The union budget for 2023-2024 is declared with the vision of empowering an economy that is knowledge-based with strong public finances and a robust financial sector. The Union Budget has proposed certain amendments to the Banking Regulation Act, the Banking Companies Act, and the Reserve Bank of India Act to improve bank governance and enhance the protection of investors.
In the budget speech, Finance Minister Nirmala Sitharaman said that reforms in the financial sector and innovative use of technology have led to financial inclusion at scale, better and faster service delivery, ease of access to credit, and participation in financial markets.
Further, she added, Fintech services in India have been facilitated by the digital public infrastructure including Aadhar, PM Jan Dhan Yojana, Video KYC, India Stack, and UPI.
“To reduce the cost of compliance, financial sector regulators will carry out a comprehensive review of existing regulations and consider suggestions from the public and regulated entities. It will be interesting to see the amendments that will be made to the laws to improve banking regulations. The Budget reiterated the government’s commitment to deploy technology to augment the financial sector. The focus on the deployment of DigiLocker and the development of a National Financial Information Registry will not only serve as a central repository of financial and ancillary information but also promote financial inclusion and ease of doing business” Prem Rajani, Managing Partner, Rajani Associates, said.
Experts believe that transparency and accessibility seem to be the key pillars of governance on which the budget for 2023 stood. A National Financial Information Registry (NFIR) has been envisioned to allow for the smooth flow of credit and will be governed by a revised legislative framework in consultation with the Reserve Bank of India.
To build the capacity of functionaries and professionals in the securities market, the Securities and Exchange Board of India will be empowered to develop, regulate, maintain, and enforce norms and standards for education in the National Institute of Securities Markets and recognize the award of degrees, diplomas, and certificates, the Finance Minister said in her Budget speech.
To facilitate certain strategic disinvestments, it is proposed to allow the carry forward of accumulated losses and unabsorbed depreciation allowance in the case of amalgamation of one or more banking companies with any other banking institution or a company after strategic disinvestment, if such amalgamation takes place within 5 years of strategic disinvestment.
“The boost to MSMEs with credit guarantee revamp scheme, mandating a layer of public consultation for all financial sector regulations by sectoral regulators and emphasis on a technology-driven ecosystem is aligned with the Government’s impetus to the financial sector as one the identified priority sector,” said Ketan Mukhija, Partner, Link Legal.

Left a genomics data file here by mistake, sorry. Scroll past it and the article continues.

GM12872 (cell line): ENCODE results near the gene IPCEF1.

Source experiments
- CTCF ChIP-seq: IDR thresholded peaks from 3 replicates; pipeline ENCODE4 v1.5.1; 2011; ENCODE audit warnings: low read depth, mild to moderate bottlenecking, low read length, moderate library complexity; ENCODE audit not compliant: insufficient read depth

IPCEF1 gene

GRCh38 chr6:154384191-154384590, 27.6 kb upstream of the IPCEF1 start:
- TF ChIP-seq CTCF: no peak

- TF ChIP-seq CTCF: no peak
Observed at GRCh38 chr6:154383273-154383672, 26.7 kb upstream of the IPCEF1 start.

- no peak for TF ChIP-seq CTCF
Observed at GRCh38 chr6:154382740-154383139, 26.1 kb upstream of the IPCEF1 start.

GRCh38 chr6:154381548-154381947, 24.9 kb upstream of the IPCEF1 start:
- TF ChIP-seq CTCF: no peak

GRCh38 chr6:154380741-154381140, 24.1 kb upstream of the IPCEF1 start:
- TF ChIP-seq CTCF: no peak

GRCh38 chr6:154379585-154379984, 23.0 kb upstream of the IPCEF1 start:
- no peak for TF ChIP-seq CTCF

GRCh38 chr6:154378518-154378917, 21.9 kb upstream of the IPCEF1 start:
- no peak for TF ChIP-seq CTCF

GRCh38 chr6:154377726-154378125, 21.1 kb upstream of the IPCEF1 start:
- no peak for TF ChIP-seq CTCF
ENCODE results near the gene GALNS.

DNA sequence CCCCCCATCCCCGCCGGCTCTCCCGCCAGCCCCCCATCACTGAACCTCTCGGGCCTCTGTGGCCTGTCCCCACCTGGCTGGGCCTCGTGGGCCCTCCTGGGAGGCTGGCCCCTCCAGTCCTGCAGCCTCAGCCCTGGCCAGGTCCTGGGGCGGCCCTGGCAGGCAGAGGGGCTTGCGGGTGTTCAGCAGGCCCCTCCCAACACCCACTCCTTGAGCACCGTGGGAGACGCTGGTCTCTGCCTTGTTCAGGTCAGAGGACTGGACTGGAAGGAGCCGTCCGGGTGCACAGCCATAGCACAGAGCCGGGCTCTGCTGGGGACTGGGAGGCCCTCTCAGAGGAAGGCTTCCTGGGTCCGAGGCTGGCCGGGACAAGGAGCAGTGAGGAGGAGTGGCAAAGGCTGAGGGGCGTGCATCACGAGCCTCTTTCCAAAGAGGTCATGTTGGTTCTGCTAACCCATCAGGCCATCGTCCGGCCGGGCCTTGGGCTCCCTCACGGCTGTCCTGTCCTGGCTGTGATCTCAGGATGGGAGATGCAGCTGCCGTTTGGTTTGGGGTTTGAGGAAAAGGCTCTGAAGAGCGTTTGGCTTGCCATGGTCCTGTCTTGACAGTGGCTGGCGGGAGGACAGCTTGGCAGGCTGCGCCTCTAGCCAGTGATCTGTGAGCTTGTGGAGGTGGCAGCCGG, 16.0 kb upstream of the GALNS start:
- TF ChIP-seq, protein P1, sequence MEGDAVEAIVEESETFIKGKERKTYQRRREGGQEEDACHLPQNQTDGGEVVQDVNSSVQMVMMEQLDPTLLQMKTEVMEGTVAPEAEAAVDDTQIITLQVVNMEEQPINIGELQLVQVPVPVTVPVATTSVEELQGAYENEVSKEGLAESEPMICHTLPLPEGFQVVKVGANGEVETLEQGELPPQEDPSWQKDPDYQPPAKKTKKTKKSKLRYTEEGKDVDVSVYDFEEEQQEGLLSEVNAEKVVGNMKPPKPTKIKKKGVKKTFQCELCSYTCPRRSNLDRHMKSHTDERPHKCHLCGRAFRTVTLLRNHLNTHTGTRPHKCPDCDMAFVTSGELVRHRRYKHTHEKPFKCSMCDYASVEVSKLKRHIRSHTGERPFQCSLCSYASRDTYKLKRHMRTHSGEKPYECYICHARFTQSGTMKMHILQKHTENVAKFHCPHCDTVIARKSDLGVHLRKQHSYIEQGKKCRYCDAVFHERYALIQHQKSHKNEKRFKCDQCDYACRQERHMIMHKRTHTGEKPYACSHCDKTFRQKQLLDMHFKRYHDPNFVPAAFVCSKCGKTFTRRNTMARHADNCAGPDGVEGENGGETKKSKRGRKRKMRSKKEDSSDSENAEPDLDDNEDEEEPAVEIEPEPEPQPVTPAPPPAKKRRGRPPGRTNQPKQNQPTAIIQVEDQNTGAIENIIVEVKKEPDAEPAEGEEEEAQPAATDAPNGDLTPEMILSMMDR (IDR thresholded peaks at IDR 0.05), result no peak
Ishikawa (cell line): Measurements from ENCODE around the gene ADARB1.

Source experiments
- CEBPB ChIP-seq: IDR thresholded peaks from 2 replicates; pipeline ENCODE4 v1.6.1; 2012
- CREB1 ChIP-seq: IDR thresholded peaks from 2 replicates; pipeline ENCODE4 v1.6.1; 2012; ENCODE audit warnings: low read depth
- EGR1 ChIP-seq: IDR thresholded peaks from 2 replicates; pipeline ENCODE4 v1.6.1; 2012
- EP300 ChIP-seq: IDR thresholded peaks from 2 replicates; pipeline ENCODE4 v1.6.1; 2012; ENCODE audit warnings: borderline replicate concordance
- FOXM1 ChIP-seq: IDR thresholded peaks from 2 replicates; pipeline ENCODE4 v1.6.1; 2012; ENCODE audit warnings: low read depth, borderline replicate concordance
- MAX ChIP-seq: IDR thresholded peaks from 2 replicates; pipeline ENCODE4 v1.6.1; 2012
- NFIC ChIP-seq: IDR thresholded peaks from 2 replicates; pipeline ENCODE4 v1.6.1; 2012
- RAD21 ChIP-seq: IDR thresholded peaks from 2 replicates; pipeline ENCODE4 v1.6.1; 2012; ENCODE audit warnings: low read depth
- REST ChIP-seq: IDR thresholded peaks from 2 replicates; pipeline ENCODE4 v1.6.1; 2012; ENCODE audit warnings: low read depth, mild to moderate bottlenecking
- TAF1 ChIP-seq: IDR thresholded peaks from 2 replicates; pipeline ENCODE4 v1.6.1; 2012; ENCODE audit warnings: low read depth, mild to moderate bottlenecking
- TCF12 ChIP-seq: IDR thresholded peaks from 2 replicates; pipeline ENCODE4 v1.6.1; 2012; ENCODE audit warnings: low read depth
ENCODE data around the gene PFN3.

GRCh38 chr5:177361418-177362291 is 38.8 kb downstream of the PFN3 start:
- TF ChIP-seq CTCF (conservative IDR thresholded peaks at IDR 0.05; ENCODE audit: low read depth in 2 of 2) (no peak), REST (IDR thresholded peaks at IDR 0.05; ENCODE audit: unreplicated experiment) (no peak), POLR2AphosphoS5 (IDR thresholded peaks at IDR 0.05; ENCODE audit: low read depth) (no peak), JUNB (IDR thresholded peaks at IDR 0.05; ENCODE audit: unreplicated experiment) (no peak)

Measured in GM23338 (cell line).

“To facilitate investor protection and to improve governance, certain amendments are expected to be introduced to the Banking Regulation Act, 1949, Banking Companies Act, 1970, and the Reserve Bank of India Act, 1950. NFIR will ensure an efficient mechanism of credit law and promote financial consolidation and inclusion, “says Pooja Tidke, Senior Partner at Parinam Law Associates.
Also, experts are of the view that public consultation will be brought to the sphere of financial regulation-making to facilitate optimum regulation of this sector. A comprehensive review of the existing regulations will be conducted by the concerned regulators to simplify and reduce the cost of compliance in the financial sector.
What is Banking Law (Amendment) Bill?
The Banking Laws (Amendment) Bill is a key bill aimed to bring reforms in India’s banking sector. It will facilitate the privatization of two public sector banks (PSBs) as part of an ambitious disinvestment plan. The bill is expected to lower the minimum government holding in the PSBs from 51% to 26%. The Banking Regulation (Amendment) Bill, 2020 was introduced in Lok Sabha by the Minister of Finance, Ms. Nirmala Sitharaman, on March 3, 2020. The Bill seeks to amend the Banking Regulation Act, of 1949, about cooperative banks. The Act regulates the functioning of banks and provides details on various aspects such as licensing, management, and operations of banks.
As per the intent of the bill, amendments will be made to the Banking Companies (Acquisition and Transfer of Undertakings) Act, 1970 and 1980, and the Banking Regulation Act, 1949. Reportedly, the government think-tank NITI Aayog has proposed the names of the Indian Overseas Bank and Central Bank of India for privatization in the latest round.
However, The Act does not apply to certain cooperative societies. These are (i) primary agricultural credit societies, (ii) cooperative land mortgage banks, and (iii) any other cooperative societies (except those specified in the Act).
(Source: https://prsindia.org/billtrack/the-banking-regulation-amendment-bill-2020 and business standard to understand what Banking Law (Amendment) Bill is)